Sanja Matsuri – Day 2

Saturday at the Sanja Matsuri is the day for blessing the portable shrines – all of them. We went to one of our favorite coffee shops for breakfast with a plan to seek out the parade once we had eaten. Turns out our restaurant was pretty much right on the route. Kaminarimon-dori (thunder gate street) is the big street that bounds this neighbourhood to the south. The shrine parade was coming from somewhere on the other side of the street and crossing at Orange Street. (Interestingly Orange Street is spelt in English, not in the Japanese spelling of oranji, and the road is painted orange. If we get disoriented we can always figure where we are if we see the orange street. Anyhow)

The traffic was still flowing on Kaminarimon-dori, and the police were managing the parade crossing the traffic. Everyone followed the traffic signals and one group at a time made their way across.

Each neighbourhood group has their own distinctive jacket. And everybody is out to support their shrine.

Some groups brought their own musicians. Also in this picture you can see the saw horses if they need to put the shrine down.

There were miniature shrines for kids to carry – though as you can see helping adult hands are rarely far away!

A couple of things to remember. The really big shrines are heavy – can weigh up to a ton. And they don’t just carry them along. Every so often they start to shake and toss the shrine back and forth. This is, apparently, to energize the kami inside. Early in the parade they are still pretty feisty and there is lots of shaking going on.

Here’s a quick clip of what it sounds like

Crossing Kaminari-dori

I wasn’t kidding about Orange Street being – you know – orange…

From Orange street they parade turns right onto one of the old shopping streets and then will intersect with the main road that leads to the temple and shrine. We decided to turn the other way and work our way around the edge of the temple complex and down the other side to not get caught up in the parade congestion. We zigged and zagged through the neigbourhood, passed through the food stall areas and met up with the parade after they passed the second big gate before the temple.

At this point a clear shot of anything is pretty tough with people everywhere. There were little gaps between the groups so we could jump out and try for pictures – and eventually get to the other side. The above picture shows a group, led by the local dignitaries – passing under the Hozomon Gate.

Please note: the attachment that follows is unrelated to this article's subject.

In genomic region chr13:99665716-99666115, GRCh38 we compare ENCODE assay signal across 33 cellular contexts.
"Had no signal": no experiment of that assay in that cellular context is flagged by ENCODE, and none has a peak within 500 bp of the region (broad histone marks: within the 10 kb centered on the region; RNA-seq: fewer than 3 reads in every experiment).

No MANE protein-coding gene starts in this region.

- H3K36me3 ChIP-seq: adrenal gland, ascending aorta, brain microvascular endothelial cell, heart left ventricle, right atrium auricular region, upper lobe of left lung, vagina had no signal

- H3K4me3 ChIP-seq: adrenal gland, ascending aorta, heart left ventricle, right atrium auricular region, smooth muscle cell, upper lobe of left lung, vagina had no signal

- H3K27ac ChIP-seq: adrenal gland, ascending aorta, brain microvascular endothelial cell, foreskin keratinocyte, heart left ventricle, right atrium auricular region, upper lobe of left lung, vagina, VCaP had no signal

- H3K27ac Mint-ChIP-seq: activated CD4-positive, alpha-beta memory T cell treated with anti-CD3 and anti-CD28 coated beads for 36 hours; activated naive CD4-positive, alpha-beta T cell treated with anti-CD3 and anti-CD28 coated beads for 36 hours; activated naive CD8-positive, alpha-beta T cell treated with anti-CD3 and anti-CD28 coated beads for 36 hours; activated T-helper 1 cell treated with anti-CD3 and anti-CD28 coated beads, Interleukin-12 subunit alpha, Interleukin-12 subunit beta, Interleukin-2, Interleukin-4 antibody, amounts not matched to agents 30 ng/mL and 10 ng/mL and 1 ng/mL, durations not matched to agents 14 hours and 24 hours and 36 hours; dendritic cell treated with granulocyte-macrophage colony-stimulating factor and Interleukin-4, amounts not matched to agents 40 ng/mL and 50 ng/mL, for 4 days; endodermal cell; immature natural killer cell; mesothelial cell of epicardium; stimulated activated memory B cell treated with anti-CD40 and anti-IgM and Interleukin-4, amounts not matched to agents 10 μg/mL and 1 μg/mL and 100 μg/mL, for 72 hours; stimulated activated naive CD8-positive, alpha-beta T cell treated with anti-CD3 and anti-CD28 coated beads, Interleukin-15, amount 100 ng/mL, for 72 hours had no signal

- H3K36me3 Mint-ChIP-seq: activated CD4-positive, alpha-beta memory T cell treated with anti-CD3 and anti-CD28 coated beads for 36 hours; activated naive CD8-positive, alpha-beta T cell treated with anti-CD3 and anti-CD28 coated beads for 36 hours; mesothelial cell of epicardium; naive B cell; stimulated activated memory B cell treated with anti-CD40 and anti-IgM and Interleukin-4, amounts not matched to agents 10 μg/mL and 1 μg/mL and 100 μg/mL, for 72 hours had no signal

This is the view in the other direction, looking at Sansoji temple. The parade swings to the left and carries around behind the temple. The shrine where the ceremony will happen is to the right, so we hotfooted it across the parade and headed over.

Though the parade has been going on for a bit the crowds aren’t too bad yet. Yet. The police were set up to manage the traffic and the guy with the microphone spent a lot of time saying ‘Gochuui kudasai‘ – please be careful. Mostly telling them to be careful and stay out the way of the guys carrying the big shrines….

We found a little high point to stand and look over the crowd. This is the view to the gate as they leave the shrine precinct – you can see the two officials directing them out. It appeared that going through the gate is a really good time for the shrine to get a shaking so we saw some pretty good maneuvers. You can also see how may people are holding this shrine up – its a big one.

And then a little one for the kids. You can see a couple of Dads at the front sort of steering things, but for the most part the kids have it.

Here’s a video to give you an idea of what it looked and sounded like:

After an hour or more hanging on a lamp post (sort of) we decided it was time to figure out how to get out of there. We found a way out the side – with a quick stop for fried chicken replenishment:

Even without the pictures I can read that sign!

Turns out getting out was a bit of a challenge. We couldn’t go behind the big temple because it was pretty much a parking lot for waiting mikoshi and there were serious fences in place. Couldn’t go around the front because the crowd was crazy thick and the exiting mikoshi were there. We eventually realized that the temple itself was being used as a passageway, so we climbed up the side steps, scurried across the sacred space (making our apologies to Kannon, goddess of mercy) and back down the steps on the other side. Swam through the crowds and passed the street of food stalls.

If we can just get through that gate we’ll almost be home!

We did – only to find that the party had been moved to our little street. More to follow!

Author: Sharon

I like to make things. I like to travel. I like to talk about what I'm up to.

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